Much has changed for the Batwa

The Sequel - 3

Lantern slide ‘Dissemination areas of Pygmees’ (collection Nederlands Fotomuseum)

On commission for 'The Sequel' in Africa, Andrea Stultiens reports about her process while working in the footsteps of Paul Julien. This is part 3 of her report.
Much has changed for the Batwa

The end of 2012 I celebrated with friends and strangers on an island in the middle of Lake Bunyonyi in southwestern Uganda. Among the strangers were some Batwa, people that were once categorised as Pygmies and share their environment with the more populous Bakiga. The Batwa kept to themselves, except during the drumming and dancing. On New Year’s Day, 7 AM, a meeting was held. The collaboration between my friends that run an organisation called Edirisa and the Batwa was discussed. At the end of the meeting I enquired whether it would be o.k. for me to come back with photographs made of Batwa decades earlier. It was. In April I returned.

Lantern slide from behind the tab ‘Pygmies General’, photo Paul Julien (collection Nederlands Fotomuseum)

The Batwa used to live in the forests of western Uganda, eastern Congo and parts of Rwanda. They still live there, but in Uganda they were forced out of their forests in 1991 to create space for the endangered mountain gorillas. No longer able to hunt and sell what the forest had to offer they had to find new ways to sustain life. I heard that they were not compensated in any way.

Lantern slide from behind the tab ‘Batwa’, photo Paul Julien (collection Nederlands Fotomuseum)

Paul Julien was convinced that a research among the different pygmy communities of central Africa could create knowledge about the origin and spread of the prehistoric human being. With this in mind he visited, next to the Batwa, also members of the Bambuti, Bacwa and Babinga. In 1957 Julien received a letter:

‘The author of the book “The Congo” talks about the Bambuti of the Ituri Forest and is of the oppinion that they, and in general all Pygmies, are sly, suspicious and in certain circumstances even vicious. On page 203 of your book “Pygmies” you give some impressions that, however personal and incidental, give a much more favourable impression and judgement. I would highly appreciate it if you could let me know whether concerning this issue we should take a middle ground.’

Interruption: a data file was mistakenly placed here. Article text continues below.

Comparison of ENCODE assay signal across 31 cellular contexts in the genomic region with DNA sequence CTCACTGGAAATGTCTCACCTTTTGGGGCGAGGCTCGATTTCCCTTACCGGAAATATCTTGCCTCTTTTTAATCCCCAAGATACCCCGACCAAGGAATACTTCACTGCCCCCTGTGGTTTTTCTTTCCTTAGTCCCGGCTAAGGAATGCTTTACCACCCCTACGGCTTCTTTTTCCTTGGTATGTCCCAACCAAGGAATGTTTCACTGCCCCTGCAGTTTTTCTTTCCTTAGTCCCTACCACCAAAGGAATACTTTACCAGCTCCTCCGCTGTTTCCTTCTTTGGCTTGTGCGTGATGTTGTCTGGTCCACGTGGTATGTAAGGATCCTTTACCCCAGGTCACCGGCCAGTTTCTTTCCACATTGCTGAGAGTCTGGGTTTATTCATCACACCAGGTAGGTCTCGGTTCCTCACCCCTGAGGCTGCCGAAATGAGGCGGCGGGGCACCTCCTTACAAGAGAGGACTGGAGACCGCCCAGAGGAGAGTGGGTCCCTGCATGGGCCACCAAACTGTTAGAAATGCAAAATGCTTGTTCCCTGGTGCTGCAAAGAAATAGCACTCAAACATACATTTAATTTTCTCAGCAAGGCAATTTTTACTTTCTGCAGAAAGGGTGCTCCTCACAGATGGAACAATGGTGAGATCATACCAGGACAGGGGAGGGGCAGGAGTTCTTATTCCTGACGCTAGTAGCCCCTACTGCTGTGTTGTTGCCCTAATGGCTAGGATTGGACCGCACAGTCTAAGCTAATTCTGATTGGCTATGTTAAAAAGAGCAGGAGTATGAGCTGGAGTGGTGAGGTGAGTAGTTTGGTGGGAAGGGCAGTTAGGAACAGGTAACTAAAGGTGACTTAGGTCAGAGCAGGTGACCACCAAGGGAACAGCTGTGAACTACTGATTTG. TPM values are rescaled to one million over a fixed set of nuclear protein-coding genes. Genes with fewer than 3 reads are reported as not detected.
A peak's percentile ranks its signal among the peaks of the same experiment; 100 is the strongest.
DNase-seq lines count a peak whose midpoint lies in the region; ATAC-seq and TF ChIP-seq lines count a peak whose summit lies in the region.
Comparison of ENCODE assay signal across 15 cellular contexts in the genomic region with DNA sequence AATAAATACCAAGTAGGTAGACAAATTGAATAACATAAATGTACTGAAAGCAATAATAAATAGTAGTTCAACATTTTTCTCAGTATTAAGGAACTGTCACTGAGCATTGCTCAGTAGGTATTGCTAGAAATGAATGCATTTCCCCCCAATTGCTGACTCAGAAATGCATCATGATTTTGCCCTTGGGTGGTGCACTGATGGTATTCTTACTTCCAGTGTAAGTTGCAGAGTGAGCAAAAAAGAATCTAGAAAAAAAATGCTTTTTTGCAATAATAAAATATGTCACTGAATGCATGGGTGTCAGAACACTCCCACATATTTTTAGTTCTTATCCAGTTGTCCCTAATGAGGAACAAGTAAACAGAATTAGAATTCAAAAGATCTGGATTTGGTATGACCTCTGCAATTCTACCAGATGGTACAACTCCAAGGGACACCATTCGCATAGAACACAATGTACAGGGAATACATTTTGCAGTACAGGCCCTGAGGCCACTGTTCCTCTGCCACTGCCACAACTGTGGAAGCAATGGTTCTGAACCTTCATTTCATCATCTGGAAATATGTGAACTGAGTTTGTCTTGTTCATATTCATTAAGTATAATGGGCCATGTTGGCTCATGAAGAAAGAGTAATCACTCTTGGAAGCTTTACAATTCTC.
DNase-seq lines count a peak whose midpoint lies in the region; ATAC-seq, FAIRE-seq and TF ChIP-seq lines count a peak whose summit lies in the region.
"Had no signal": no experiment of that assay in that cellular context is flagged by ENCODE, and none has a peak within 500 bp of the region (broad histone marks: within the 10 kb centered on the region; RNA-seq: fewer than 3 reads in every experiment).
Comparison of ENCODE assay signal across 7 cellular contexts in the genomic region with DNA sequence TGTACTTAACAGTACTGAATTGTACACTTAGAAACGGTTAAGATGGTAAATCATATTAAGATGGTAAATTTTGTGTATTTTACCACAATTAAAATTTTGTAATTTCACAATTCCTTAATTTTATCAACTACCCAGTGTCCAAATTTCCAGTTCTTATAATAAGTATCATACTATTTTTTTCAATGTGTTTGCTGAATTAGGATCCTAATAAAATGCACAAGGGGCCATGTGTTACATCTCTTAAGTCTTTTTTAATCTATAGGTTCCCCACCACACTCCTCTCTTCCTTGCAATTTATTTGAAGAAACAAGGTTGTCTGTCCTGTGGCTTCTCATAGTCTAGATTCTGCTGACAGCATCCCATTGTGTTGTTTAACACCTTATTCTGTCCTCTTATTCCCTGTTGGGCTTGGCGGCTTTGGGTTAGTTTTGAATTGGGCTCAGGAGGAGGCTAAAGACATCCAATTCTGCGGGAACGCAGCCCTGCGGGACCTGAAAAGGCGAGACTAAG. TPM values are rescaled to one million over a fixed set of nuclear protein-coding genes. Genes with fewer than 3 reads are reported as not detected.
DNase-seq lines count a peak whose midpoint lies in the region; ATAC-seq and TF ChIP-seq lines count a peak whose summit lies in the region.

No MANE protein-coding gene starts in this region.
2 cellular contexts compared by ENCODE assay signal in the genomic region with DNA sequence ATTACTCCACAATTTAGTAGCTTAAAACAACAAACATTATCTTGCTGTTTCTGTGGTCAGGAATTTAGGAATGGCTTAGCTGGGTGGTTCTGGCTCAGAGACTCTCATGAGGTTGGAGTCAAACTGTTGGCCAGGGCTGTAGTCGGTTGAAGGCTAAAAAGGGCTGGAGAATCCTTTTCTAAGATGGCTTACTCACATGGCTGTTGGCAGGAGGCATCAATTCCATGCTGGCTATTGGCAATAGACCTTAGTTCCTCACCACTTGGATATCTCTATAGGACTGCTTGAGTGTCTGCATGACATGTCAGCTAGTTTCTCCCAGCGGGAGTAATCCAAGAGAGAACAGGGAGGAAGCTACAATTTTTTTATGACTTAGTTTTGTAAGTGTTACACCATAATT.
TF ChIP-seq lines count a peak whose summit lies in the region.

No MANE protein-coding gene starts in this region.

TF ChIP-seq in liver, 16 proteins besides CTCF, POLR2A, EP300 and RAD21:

I didn’t find Julien’s full answer among the documents in the Nederlands Fotomuseum, but on the letter itself he wrote: ‘answered: insisting fully on my favourable judgement’.

In Buhoma a doctor in a local hospital bought a piece of land that borders Bwindi Impenetrable National Park, and created a foundation around it. Here I visit ‘the Batwa experience’. I was told that the experience was created to preserve for a young generation of Batwa traditions that would otherwise get lost now that forest life does no longer exist. But it is also an enterprise that generates income for the foundation and the Batwa community connected to it. I take the experience with an aunt, a mother and their cousin/daughter who has been volunteering on the other side of the country since a couple of months. We climb up a hill with our guide and are stopped by rangers who are watching gorillas with another group of tourists. The animals do not stick to the borders of the National Park and can sometimes be found here. When we are allowed to pass them we are introduced to herbs, see how fire can be made, honey harvested and what Batwa houses looked like. We take part in something like a hunt and attempt to handle bow and arrow. The Batwa dance for us and we listen to a story.

Kyimpaye in a traditional Batwa hut, The Batwa Experience, Buhoma. @ Andrea Stultiens, 2013

Kabwana Eliphaz tells a story to visitors of The Batwa Experience, Buhoma. @ Andrea Stultiens, 2013

In Ruwahamano, as the crow flies only dozens of miles away, another foundation tries to help the Batwa community. They built a school and a house for the two Mukiga teachers they employed. When I visit the village one of the teachers is showing some of the men how to construct beehives.

Munyacante William Jackson (r) and Matsiko Paddy (l), teacher at the Batwa primary school in Rwamahano in front of Paddy’s house. @ Andrea Stultiens, 2013

I hand out prints of the photographs Julien made among Batwa communities on the other side of the Congolese-Ugandan border. They meet with great interest. There is surprise about all the nudity in the photographs. People wonder whether it was really “that bad” or staged for the photo. At the same time some express the wish to return to the forest. Muyacante William Jackson, one of the old men, looks at photos of his peers. He recognises two of them. They didn’t live here, he says. They came to visit when he was a boy and lived on the other side of the vulcano. Another old man confirms his story. I am pleasantly surprised. Sooner than expected some of Julien’s images are directly linked to the reality they were made in 65 years (in this case) before.


Paul Julien with to his left Mungada who was recognised by Munyacante William Jackson. Photo probably made in 1947. (Lantern slide from the collection of the Nederlands Fotomuseum)

Villagers in Rwamahano with prints of Paul Julien’s lantern slides. @ Andrea Stultiens, 2013

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